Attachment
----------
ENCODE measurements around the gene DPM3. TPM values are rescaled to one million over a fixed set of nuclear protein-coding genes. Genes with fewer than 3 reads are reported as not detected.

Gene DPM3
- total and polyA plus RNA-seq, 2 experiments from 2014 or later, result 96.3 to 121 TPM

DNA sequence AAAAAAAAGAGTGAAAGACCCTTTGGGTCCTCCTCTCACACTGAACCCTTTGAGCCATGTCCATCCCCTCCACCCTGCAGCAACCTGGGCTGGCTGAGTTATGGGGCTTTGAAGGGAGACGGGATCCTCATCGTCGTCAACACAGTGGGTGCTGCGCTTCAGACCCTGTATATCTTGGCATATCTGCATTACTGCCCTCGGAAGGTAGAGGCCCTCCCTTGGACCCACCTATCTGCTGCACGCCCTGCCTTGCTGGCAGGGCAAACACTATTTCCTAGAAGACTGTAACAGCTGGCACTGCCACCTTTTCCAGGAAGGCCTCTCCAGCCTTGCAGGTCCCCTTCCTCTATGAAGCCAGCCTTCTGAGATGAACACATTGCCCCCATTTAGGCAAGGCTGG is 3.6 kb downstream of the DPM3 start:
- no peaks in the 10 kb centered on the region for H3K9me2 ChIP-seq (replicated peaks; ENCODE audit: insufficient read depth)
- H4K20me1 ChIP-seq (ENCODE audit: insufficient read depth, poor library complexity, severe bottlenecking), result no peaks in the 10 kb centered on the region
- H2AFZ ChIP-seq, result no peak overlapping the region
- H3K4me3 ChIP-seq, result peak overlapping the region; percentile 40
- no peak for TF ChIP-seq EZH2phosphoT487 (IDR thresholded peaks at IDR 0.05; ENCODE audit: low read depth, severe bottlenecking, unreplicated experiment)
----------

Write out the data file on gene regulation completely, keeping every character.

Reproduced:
ENCODE measurements around the gene DPM3. TPM values are rescaled to one million over a fixed set of nuclear protein-coding genes. Genes with fewer than 3 reads are reported as not detected.

Gene DPM3
- total and polyA plus RNA-seq, 2 experiments from 2014 or later, result 96.3 to 121 TPM

DNA sequence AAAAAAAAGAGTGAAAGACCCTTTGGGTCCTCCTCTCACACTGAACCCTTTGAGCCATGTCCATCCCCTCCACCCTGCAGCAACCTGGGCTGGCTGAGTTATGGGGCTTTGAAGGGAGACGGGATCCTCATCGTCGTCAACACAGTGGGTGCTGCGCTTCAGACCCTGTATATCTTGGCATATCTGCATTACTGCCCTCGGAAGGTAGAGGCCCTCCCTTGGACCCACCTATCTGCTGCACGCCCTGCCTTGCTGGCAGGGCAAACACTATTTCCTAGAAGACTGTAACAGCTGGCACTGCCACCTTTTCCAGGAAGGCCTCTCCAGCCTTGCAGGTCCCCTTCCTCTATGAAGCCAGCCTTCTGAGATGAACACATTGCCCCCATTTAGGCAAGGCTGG is 3.6 kb downstream of the DPM3 start:
- no peaks in the 10 kb centered on the region for H3K9me2 ChIP-seq (replicated peaks; ENCODE audit: insufficient read depth)
- H4K20me1 ChIP-seq (ENCODE audit: insufficient read depth, poor library complexity, severe bottlenecking), result no peaks in the 10 kb centered on the region
- H2AFZ ChIP-seq, result no peak overlapping the region
- H3K4me3 ChIP-seq, result peak overlapping the region; percentile 40
- no peak for TF ChIP-seq EZH2phosphoT487 (IDR thresholded peaks at IDR 0.05; ENCODE audit: low read depth, severe bottlenecking, unreplicated experiment)